Latvia has a public and private healthcare system, with both offering quality medical care. The public healthcare system is called the Latvian Health Insurance Fund and is available to all Latvian citizens and legal residents. Foreigners (expats and digital nomads) are allowed to use the public healthcare system in Latvia, but it is not used by many foreigners. People generally recommend using public hospitals for serious medical emergencies and major surgery, as they are well-equipped and staffed with experienced medical professionals. Public hospitals in Latvia are typically clean and modern, with a wide range of services available.
Latvia’s Private Healthcare System
Latvia also has a private healthcare system, which is used by many expats and digital nomads. Private healthcare is more expensive than public healthcare, but it is often faster and more convenient. Private hospitals in Latvia are typically well-equipped and staffed with experienced medical professionals. People generally recommend using private hospitals for serious medical emergencies and major surgery, as they are well-equipped and staffed with experienced medical professionals.
Latvia’s Top Hospitals
Latvia has a number of top hospitals, both public and private. Some of the most well-known hospitals in Latvia include:
- Riga East Clinical University Hospital (public, located in Riga)
- Pauls Stradins Clinical University Hospital (public, located in Riga)
- Riga Stradins University Hospital (public, located in Riga)
- Latvian Oncology Center (public, located in Riga)
- Riga Children’s Hospital (public, located in Riga)
- Riga Red Cross Hospital (private, located in Riga)
- Riga Cardiology Center (private, located in Riga)
- Riga Eye Hospital (private, located in Riga)
Health Insurance Companies in Latvia
The most popular private health insurers in Latvia are BTA, Balta, and ERGO. These companies offer a range of health insurance plans, including basic health insurance, hospitalization insurance, and travel insurance. Expats and digital nomads typically use these companies or specialized expat health insurance providers.
Insider Tips from Expats in Latvia: How to Navigate the Health System
“I’ve been living in Latvia for a while now, and I can tell you that it’s definitely possible to live on $3,000 a month here, even if you’re used to modern amenities. However, you might have to make some sacrifices and choose your location wisely. Living in the capital city, Riga, can be quite expensive, especially if you want to live in the city center or in popular neighborhoods like Old Town or the Art Nouveau district. Rent for a decent one-bedroom apartment in these areas can easily go over $1,000 a month, and that’s not including utilities and other expenses. On the other hand, there are more affordable neighborhoods in Riga, such as Purvciems or Ziepniekkalns, where you can find a nice one-bedroom apartment for around $500-$600 a month. These areas are still well-connected to the city center by public transportation, and you’ll find all the necessary amenities like supermarkets, cafes, and shopping centers nearby. If you’re willing to live outside of Riga, you can find even more affordable options in smaller cities like Jelgava or Valmiera. The cost of living in these cities is significantly lower, and you can find a nice apartment for around $300-$400 a month. However, keep in mind that you’ll be further away from the international community and some of the cultural events that take place in Riga. In terms of other expenses, groceries and eating out are quite affordable in Latvia. You can expect to spend around $200-$300 a month on groceries, and a meal at a mid-range restaurant will cost you around $10-$15. Public transportation is also quite cheap, with a monthly pass costing around $50. So, to sum it up, living on $3,000 a month in Latvia is definitely doable, but you might have to make some sacrifices in terms of location and possibly downsize your living space. If you’re willing to do that, you’ll be able to enjoy a comfortable lifestyle with all the modern amenities you’re used to,” said one expat living in Latvia.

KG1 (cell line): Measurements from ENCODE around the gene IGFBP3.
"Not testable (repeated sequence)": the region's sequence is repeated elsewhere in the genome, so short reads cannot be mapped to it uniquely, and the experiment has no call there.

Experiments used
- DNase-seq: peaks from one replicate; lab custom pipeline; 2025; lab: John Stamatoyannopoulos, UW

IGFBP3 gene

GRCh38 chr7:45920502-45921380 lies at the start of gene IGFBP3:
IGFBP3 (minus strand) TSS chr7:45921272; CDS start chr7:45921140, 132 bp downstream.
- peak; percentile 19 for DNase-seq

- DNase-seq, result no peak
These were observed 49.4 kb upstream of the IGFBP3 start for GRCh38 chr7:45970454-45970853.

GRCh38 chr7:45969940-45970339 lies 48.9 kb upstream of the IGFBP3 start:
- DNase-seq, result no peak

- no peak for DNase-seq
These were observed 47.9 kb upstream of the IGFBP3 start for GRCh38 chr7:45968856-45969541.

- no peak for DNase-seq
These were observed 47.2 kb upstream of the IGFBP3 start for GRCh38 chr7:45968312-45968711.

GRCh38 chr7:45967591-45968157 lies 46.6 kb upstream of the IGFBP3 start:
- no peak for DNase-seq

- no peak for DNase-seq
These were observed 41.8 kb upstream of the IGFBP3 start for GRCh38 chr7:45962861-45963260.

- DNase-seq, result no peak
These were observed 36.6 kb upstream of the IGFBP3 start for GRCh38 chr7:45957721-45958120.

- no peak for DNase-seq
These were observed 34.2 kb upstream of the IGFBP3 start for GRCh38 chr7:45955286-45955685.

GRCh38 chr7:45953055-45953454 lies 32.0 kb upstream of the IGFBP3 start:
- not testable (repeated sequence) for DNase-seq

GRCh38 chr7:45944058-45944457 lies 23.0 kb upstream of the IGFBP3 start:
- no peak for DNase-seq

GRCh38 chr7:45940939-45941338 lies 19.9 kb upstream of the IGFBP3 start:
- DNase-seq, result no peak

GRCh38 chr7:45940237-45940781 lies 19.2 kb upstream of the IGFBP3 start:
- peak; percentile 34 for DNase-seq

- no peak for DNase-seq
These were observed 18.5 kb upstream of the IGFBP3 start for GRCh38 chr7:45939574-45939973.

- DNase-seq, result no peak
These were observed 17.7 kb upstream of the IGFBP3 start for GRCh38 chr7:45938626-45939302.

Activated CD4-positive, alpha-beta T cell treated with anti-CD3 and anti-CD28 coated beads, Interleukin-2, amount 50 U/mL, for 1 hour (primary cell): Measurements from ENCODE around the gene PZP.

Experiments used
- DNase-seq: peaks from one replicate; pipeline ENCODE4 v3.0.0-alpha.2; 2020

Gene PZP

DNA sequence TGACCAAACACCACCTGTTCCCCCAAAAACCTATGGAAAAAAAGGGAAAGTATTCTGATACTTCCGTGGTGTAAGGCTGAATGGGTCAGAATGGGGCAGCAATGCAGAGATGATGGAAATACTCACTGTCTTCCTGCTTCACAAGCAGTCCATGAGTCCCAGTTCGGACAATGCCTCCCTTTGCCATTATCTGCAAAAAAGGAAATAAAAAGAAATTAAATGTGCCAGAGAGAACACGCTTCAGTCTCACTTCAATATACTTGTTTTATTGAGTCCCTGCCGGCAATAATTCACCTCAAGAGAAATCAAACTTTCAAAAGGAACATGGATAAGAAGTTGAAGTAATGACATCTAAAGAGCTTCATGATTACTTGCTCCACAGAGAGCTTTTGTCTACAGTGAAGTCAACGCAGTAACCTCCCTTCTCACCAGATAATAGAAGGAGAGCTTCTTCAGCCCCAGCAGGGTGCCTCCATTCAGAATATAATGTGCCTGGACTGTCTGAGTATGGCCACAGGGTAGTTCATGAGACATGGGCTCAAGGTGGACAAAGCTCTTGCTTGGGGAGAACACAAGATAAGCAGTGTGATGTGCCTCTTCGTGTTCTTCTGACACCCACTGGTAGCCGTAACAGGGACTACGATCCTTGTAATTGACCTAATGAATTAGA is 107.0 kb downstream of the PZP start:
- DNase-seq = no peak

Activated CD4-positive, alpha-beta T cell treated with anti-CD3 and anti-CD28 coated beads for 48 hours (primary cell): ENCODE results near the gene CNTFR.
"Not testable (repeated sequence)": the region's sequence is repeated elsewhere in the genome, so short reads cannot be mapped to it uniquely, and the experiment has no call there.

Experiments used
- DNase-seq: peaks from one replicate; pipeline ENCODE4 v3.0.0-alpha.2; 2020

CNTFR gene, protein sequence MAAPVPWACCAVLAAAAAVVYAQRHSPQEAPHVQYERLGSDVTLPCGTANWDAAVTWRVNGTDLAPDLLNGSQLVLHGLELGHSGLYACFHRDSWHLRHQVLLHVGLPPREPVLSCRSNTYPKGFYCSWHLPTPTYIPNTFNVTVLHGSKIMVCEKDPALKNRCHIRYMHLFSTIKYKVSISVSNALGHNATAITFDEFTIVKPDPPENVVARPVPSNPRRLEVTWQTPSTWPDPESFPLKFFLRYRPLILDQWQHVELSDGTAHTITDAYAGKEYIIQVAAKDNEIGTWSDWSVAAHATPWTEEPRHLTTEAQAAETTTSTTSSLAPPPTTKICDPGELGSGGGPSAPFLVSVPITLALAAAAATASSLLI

“Latvia has a well-developed healthcare system, providing a wide range of medical services to its citizens. The country has a network of hospitals, clinics, and health centers that offer a variety of medical services, including primary care, specialist care, and emergency services. Latvia also has a number of specialized medical centers that provide specialized care for specific conditions, such as cancer, cardiovascular diseases, and mental health. In addition, Latvia has a number of private medical facilities that offer a range of services, including cosmetic surgery, dentistry, and alternative medicine,” commented one member living in Latvia.